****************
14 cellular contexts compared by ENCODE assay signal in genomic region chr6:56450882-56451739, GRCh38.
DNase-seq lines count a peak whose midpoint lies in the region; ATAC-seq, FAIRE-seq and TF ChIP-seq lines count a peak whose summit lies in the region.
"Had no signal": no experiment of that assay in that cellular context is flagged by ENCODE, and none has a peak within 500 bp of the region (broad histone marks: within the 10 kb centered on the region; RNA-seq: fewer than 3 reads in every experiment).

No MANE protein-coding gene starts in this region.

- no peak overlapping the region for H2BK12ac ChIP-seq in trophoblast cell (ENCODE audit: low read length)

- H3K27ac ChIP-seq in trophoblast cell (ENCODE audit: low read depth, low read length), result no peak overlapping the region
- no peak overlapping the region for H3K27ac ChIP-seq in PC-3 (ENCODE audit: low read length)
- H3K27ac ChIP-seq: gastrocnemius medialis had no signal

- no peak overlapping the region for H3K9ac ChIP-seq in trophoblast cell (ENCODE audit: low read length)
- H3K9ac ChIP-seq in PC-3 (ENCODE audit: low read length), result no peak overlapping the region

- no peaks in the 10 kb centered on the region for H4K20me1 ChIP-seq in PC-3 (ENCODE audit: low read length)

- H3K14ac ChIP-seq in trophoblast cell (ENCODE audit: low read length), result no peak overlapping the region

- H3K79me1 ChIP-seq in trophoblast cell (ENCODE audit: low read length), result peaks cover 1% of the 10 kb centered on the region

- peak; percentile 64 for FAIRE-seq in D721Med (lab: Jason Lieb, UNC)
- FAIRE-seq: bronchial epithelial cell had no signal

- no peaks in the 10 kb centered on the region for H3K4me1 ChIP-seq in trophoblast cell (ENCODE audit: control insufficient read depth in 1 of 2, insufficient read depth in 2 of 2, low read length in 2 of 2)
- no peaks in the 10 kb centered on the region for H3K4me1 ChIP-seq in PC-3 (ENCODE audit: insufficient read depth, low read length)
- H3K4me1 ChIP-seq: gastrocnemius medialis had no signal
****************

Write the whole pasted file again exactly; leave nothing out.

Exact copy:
14 cellular contexts compared by ENCODE assay signal in genomic region chr6:56450882-56451739, GRCh38.
DNase-seq lines count a peak whose midpoint lies in the region; ATAC-seq, FAIRE-seq and TF ChIP-seq lines count a peak whose summit lies in the region.
"Had no signal": no experiment of that assay in that cellular context is flagged by ENCODE, and none has a peak within 500 bp of the region (broad histone marks: within the 10 kb centered on the region; RNA-seq: fewer than 3 reads in every experiment).

No MANE protein-coding gene starts in this region.

- no peak overlapping the region for H2BK12ac ChIP-seq in trophoblast cell (ENCODE audit: low read length)

- H3K27ac ChIP-seq in trophoblast cell (ENCODE audit: low read depth, low read length), result no peak overlapping the region
- no peak overlapping the region for H3K27ac ChIP-seq in PC-3 (ENCODE audit: low read length)
- H3K27ac ChIP-seq: gastrocnemius medialis had no signal

- no peak overlapping the region for H3K9ac ChIP-seq in trophoblast cell (ENCODE audit: low read length)
- H3K9ac ChIP-seq in PC-3 (ENCODE audit: low read length), result no peak overlapping the region

- no peaks in the 10 kb centered on the region for H4K20me1 ChIP-seq in PC-3 (ENCODE audit: low read length)

- H3K14ac ChIP-seq in trophoblast cell (ENCODE audit: low read length), result no peak overlapping the region

- H3K79me1 ChIP-seq in trophoblast cell (ENCODE audit: low read length), result peaks cover 1% of the 10 kb centered on the region

- peak; percentile 64 for FAIRE-seq in D721Med (lab: Jason Lieb, UNC)
- FAIRE-seq: bronchial epithelial cell had no signal

- no peaks in the 10 kb centered on the region for H3K4me1 ChIP-seq in trophoblast cell (ENCODE audit: control insufficient read depth in 1 of 2, insufficient read depth in 2 of 2, low read length in 2 of 2)
- no peaks in the 10 kb centered on the region for H3K4me1 ChIP-seq in PC-3 (ENCODE audit: insufficient read depth, low read length)
- H3K4me1 ChIP-seq: gastrocnemius medialis had no signal